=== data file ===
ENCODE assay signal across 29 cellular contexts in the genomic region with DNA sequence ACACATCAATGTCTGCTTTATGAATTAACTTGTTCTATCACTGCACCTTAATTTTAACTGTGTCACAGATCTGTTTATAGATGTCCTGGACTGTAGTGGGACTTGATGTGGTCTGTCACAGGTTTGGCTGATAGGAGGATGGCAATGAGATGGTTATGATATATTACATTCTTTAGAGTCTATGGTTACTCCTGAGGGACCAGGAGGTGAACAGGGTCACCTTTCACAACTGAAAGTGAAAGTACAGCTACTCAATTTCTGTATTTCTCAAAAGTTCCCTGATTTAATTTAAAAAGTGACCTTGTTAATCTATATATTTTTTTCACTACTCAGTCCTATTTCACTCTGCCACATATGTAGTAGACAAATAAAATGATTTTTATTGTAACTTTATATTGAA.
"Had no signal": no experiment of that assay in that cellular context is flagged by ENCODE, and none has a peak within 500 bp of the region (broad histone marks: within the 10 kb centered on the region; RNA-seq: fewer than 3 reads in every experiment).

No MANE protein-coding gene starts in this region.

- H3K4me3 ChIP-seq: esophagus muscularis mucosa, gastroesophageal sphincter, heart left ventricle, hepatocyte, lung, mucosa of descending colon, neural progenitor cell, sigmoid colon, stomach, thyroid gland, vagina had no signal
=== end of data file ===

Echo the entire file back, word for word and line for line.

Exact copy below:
ENCODE assay signal across 29 cellular contexts in the genomic region with DNA sequence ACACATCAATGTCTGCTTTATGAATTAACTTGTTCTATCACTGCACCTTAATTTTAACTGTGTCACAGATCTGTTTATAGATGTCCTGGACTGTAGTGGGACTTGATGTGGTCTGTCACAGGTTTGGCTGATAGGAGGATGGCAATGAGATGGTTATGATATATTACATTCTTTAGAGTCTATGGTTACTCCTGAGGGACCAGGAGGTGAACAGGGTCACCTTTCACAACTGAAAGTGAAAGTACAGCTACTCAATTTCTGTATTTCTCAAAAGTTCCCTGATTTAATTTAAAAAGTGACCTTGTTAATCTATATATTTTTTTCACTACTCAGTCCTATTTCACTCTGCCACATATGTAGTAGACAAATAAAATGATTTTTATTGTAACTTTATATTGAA.
"Had no signal": no experiment of that assay in that cellular context is flagged by ENCODE, and none has a peak within 500 bp of the region (broad histone marks: within the 10 kb centered on the region; RNA-seq: fewer than 3 reads in every experiment).

No MANE protein-coding gene starts in this region.

- H3K4me3 ChIP-seq: esophagus muscularis mucosa, gastroesophageal sphincter, heart left ventricle, hepatocyte, lung, mucosa of descending colon, neural progenitor cell, sigmoid colon, stomach, thyroid gland, vagina had no signal